Until you’ve experienced it, you can’t fathom how much patience is required for traveling—like, a lot of traveling. For example, when you’ve been traveling for 14 days, halfway around the world and back. (Big, deep intake of breath, eyes closed, slowly release breath…ahhhh…that’s my yoga stuff right there.).
At this point, I’ve been gone for 14 days. I’m on a flight back from San Jose, California. I’m in line for the revolting airplane restroom, and, no I’m not in first class—I’m in coach! We’re about an hour-and-a-half into the flight, the flight attendants had already dashed though twice, so by now I’ve read a few chapters in my latest leadership book and decide to take a nap. I’m zonked out; until my sweet daughter Jaylee wakes me up with her soft tap, tap with her little girl finger on my arm. I stretched a big stretch, then, of course, I realize I need to use the restroom. Of course, the line is five people deep and taking forever! I mean, really, we’re on a plane here people, what are you doing in there? (That was a rhetorical question because I really didn’t, don’t and would never really want to know the answer to that question.)
I start to look around and notice all the trash on the floor and how messy people are being, and how they’re just, you know, doing a lot of not caring. Then I notice the combined stench of too many people crammed into a confined space and a tiny airplane bathroom with too many people using it (I hope nobody is eating right now, I’m truly sorry if you are.). I feel my temperament begin to dive into the red zone, then a man tries to cut in front of me and I say, “Hey, I am in line!” I did this with my sharp, sassy voice, y’all, because, what the…?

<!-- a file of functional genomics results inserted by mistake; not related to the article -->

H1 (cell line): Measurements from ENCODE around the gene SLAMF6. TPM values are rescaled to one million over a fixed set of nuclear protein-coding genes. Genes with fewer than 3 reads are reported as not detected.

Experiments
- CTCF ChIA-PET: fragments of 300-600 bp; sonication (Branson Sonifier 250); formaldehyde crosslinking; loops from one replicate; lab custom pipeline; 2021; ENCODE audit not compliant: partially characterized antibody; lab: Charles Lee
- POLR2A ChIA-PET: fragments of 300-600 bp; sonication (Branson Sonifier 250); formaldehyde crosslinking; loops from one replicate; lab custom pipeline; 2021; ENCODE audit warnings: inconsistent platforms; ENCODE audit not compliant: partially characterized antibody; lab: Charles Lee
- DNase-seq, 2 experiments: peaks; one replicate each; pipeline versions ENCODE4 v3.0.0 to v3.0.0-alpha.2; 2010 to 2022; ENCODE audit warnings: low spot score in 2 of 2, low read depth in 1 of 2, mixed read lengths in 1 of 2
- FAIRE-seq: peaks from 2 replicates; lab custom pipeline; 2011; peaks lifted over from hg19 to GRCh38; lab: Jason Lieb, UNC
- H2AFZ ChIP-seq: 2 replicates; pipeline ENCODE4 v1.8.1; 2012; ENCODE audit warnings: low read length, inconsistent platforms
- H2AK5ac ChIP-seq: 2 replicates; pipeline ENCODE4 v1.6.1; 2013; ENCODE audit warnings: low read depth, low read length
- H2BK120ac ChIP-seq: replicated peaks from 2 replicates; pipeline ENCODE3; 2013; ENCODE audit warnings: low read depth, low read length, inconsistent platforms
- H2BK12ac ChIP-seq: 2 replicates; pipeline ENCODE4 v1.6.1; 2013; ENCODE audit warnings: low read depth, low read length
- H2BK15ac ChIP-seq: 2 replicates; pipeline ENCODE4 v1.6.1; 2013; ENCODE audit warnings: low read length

Finally, two people come out and four more people get in line behind “the cutter.” Oh, how I’m missing being in first class at this point! My attitude is purely negative now, like a physical thing, I can feel it all over me! Then, I feel a small tap, tap and turn around, and the man who was trying to take cuts, “the cutter,” asks me if I’d like a piece of gum out of his brand new pack. I said, “No thank you, but thank you for thinking to offer me one!”
As I faced back toward the bathroom and away from the man, I had to giggle at myself—I actually had a huge smile after that. Come on, Lo! Really? Let’s get mad over the line for the bathroom—really, what else do you have to do for the next three hours on this plane? I really told myself get a life!
It’s so easy to let our emotions get the best of us. In those emotional moments, it’s so important to ask, “Really, do I have it that bad?” I just spent 10 days in a country where some people don’t even have a bathroom with running water, or one that even works as well as a repulsive airplane bathroom. At the end of the day, we all need to offer more grace and try for more patience. Find the smile and the kindness in our hearts for others, especially on a plane (or a bus or a subway, you know, any closed-in space where you might want to just snap!).
There will come a time that those little tap, taps that were waking me from my amazing nap will no longer happen, because my sweet baby girls will be all grown up and gone. There will come a time in my life when I won’t be able to travel, I’ll be too old and feeble. All of these things, they’re transient—they’re here, then they’re gone—whether good or bad, nothing lasts forever. Really think about that: nothing lasts forever.
So, embrace life to the fullest, even if it’s messy, chaotic, grubby, not pretty—there will be always someone there to offer you a fresh piece of gum, from a brand new pack.
–Lorinda Van Newkirk